*Why the hell is there a North and South in an intergalactic game of anything? Because I'm late for lunch and trying to crank this out quickly

14. ### przyksquishyValued Senior Member

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That's the whole point: there isn't really anything tangible that Victor does determine. The article you linked to is a bit misleading in this regard, when it says:
But when Victor chooses to "entangle the photons" as this article puts it, what he actually does is perform a Bell state measurement which, in the case of the experiment cited in the OP (arXiv preprint available here), could distinguish two of the four Bell states and gave an inconclusive result the rest (50%) of the time. In the subset of cases where he gets a given Bell state, he can know that the corresponding subset of Alice and Bob's results will show nonlocal correlations (provided Alice and Bob performed the right measurements, which is arranged beforehand). But he has no control of what that subset will be: he only learns it by looking out for certain results to measurements he performs, which occur randomly.

Not really, since MWI isn't any different to the standard way QM is presented in textbooks in that regard. The main benefit of MWI is as a possible solution to the measurement problem that allows measurement to be interpreted as a physical interaction like any other.

15. ### RJBeeryNatural PhilosopherValued Senior Member

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Przyk, you didn't address my thought experiment..?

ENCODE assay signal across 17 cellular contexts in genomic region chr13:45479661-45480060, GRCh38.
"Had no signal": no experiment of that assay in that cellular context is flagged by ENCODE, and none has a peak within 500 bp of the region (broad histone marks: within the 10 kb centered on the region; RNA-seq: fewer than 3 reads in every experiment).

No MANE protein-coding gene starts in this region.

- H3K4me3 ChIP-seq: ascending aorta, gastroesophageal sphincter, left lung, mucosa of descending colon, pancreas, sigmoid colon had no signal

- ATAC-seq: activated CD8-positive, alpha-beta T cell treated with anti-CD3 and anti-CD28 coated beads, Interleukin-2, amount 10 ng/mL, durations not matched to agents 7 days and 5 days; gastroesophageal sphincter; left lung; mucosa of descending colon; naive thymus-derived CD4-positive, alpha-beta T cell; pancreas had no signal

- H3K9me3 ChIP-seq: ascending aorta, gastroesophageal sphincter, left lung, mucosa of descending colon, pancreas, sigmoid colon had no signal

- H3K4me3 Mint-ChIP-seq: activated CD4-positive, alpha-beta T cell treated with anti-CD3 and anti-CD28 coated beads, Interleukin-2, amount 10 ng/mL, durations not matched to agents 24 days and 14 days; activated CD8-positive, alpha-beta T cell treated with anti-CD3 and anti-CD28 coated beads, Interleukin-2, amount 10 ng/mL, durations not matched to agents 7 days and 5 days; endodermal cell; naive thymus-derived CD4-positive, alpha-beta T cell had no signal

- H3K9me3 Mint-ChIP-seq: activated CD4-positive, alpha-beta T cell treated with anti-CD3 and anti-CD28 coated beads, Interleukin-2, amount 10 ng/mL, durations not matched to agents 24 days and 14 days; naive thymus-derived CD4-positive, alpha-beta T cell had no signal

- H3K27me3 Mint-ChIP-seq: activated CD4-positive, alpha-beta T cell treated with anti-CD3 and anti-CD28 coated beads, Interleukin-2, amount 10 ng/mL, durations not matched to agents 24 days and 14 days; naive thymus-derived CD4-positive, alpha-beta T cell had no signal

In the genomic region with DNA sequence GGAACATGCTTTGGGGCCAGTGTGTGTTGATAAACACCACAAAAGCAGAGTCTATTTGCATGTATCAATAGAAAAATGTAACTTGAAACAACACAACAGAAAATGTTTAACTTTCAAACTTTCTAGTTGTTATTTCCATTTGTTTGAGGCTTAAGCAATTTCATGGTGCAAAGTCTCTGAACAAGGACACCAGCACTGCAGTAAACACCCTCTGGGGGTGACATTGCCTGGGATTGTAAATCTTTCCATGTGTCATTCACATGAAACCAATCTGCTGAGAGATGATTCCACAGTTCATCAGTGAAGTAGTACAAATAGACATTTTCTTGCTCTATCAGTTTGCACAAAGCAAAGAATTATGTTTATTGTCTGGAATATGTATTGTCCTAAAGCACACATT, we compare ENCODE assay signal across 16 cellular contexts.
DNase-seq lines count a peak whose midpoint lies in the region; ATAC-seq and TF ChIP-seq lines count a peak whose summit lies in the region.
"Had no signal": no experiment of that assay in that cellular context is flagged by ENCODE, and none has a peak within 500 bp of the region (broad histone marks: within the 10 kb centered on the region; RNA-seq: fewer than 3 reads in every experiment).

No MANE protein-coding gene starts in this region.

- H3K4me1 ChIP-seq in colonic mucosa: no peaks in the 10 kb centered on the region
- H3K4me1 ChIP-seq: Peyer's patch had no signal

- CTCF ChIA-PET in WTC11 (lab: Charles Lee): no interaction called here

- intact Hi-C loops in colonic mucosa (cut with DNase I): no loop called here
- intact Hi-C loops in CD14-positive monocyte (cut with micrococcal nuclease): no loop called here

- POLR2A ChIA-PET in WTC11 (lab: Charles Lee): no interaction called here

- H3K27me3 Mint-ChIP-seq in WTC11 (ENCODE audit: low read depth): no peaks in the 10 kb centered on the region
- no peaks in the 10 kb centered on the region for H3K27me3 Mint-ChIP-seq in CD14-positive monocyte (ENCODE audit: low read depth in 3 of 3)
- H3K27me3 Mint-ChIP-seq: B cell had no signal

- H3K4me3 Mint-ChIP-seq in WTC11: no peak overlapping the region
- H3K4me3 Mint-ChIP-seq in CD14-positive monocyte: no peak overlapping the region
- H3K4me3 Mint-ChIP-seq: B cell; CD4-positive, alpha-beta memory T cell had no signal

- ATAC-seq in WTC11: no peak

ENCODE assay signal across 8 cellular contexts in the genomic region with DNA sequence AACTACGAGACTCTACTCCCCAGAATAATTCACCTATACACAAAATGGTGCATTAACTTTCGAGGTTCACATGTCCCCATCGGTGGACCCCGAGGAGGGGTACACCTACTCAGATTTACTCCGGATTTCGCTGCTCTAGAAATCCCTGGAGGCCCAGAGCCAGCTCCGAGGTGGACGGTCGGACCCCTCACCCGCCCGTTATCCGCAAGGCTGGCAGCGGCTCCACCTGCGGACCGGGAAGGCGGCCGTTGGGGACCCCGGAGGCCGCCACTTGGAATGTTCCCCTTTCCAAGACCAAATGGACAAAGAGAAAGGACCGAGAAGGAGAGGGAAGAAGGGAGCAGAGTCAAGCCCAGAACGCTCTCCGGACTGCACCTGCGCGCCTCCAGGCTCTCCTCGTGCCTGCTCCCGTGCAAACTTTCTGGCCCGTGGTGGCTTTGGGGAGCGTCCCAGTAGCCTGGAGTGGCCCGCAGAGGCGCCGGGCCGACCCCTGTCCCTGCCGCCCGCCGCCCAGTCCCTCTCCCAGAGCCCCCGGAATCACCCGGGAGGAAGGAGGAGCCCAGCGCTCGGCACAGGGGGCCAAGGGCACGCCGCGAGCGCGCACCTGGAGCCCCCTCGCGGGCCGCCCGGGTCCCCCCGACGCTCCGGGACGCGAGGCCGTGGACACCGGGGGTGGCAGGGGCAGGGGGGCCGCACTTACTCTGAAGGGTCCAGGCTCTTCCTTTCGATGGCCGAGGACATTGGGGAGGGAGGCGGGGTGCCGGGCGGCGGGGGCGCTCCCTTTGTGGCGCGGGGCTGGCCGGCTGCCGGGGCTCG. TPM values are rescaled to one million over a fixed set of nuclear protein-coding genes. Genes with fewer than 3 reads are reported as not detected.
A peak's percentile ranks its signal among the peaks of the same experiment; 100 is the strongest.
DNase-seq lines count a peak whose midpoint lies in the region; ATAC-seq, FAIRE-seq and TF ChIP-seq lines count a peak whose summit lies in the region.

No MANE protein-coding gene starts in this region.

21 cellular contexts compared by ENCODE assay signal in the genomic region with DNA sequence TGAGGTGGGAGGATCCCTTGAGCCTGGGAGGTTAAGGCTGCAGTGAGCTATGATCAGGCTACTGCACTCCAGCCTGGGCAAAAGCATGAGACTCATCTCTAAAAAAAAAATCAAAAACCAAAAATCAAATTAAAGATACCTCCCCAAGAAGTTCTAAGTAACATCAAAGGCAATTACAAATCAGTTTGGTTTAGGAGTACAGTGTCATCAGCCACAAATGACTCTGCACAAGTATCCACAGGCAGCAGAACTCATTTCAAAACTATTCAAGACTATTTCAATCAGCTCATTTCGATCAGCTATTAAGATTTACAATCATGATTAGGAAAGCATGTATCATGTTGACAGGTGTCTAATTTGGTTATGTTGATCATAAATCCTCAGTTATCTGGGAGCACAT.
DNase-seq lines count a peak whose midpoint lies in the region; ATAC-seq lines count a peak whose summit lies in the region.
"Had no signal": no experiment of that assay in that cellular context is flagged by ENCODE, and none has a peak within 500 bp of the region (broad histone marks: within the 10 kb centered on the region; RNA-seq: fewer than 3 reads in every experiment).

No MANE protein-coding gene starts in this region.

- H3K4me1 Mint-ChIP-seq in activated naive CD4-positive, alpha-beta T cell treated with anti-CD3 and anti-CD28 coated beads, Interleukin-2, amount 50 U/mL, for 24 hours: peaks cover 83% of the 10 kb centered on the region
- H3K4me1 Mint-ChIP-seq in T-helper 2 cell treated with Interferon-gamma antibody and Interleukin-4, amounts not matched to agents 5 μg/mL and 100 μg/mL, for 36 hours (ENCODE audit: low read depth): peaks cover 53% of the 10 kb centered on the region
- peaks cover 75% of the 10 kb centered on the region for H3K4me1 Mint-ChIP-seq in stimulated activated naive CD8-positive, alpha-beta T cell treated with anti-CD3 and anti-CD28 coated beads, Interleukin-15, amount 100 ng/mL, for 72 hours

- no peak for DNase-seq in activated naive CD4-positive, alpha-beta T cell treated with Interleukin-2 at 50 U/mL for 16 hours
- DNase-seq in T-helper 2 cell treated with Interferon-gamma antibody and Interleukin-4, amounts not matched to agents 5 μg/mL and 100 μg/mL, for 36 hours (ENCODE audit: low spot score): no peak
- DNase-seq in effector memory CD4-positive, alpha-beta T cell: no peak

16. ### Jarek DudaRegistered Senior Member

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There is a decade old quantum erasure configuration which seems to literally allow to send information back in time(?):

We produce two entangled photons - first spin up, second spin down or oppositely.
Photon s comes through double slit on which there are installed two different quarter wave plates changing polarization to circular in two different ways.
Finally there are two possibilities:
x y R L
y x L R
where columns are: linear polarization of p, initial linear polarization of s, circular polarization of s after going through slit 1, circular polarization of s after going through slit 2.
So if we know only the final circular polarization of s, we still don't know which slit was chosen, so we should get interference. But if we additionally know if p is x or y, we would know which slit was chosen and so interference pattern would disappear.
So let us add polarizer on p path - depending on its rotation we can or cannot get required information - rotating it 45deg we choose between classical and interfering behavior of s ... but depending on optical lengths, this choice can be made later ...